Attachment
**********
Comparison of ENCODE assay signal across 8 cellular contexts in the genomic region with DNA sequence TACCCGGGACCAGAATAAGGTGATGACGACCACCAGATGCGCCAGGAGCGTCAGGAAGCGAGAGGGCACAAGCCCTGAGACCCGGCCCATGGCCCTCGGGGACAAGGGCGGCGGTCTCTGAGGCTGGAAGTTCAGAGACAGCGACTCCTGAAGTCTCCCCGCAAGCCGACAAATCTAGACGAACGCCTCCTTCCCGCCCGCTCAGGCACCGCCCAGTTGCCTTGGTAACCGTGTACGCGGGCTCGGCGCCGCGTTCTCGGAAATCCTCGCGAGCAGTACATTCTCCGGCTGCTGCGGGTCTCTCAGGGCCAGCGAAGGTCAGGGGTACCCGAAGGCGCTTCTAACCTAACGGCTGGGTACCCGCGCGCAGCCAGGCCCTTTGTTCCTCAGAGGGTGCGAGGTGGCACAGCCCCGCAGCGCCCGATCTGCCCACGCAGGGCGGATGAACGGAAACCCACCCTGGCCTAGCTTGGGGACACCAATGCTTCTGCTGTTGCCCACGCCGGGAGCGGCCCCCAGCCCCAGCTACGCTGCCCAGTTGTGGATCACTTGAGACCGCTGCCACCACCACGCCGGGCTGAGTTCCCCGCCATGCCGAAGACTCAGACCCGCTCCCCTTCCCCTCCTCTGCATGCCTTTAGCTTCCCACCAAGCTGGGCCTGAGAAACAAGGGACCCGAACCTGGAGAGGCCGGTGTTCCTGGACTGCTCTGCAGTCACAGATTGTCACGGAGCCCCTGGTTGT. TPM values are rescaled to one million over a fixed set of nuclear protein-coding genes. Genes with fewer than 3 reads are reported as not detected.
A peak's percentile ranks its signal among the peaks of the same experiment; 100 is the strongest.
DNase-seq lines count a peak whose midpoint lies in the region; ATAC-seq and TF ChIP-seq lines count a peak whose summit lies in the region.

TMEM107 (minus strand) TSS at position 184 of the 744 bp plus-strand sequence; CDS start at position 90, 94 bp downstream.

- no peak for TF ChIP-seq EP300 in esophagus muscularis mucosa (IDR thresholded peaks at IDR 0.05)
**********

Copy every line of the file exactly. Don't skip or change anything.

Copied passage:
Comparison of ENCODE assay signal across 8 cellular contexts in the genomic region with DNA sequence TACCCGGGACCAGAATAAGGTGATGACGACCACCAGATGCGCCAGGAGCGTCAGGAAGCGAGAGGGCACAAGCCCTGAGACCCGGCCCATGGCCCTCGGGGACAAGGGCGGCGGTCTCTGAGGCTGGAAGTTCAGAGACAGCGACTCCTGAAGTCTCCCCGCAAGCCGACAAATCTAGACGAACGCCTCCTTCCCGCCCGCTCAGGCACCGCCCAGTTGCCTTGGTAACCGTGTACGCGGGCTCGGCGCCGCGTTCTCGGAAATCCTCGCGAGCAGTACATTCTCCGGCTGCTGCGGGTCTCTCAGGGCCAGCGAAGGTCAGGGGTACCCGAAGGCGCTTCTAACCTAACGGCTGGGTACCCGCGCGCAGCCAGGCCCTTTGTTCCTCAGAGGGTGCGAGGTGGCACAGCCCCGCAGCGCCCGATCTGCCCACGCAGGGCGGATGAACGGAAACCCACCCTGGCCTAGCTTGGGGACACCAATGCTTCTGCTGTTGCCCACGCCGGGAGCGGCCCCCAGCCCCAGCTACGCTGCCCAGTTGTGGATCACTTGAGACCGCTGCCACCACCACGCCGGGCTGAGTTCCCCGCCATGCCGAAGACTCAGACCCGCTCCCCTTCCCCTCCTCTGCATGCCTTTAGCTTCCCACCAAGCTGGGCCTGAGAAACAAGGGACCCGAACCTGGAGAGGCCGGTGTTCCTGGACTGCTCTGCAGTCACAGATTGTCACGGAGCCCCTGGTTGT. TPM values are rescaled to one million over a fixed set of nuclear protein-coding genes. Genes with fewer than 3 reads are reported as not detected.
A peak's percentile ranks its signal among the peaks of the same experiment; 100 is the strongest.
DNase-seq lines count a peak whose midpoint lies in the region; ATAC-seq and TF ChIP-seq lines count a peak whose summit lies in the region.

TMEM107 (minus strand) TSS at position 184 of the 744 bp plus-strand sequence; CDS start at position 90, 94 bp downstream.

- no peak for TF ChIP-seq EP300 in esophagus muscularis mucosa (IDR thresholded peaks at IDR 0.05)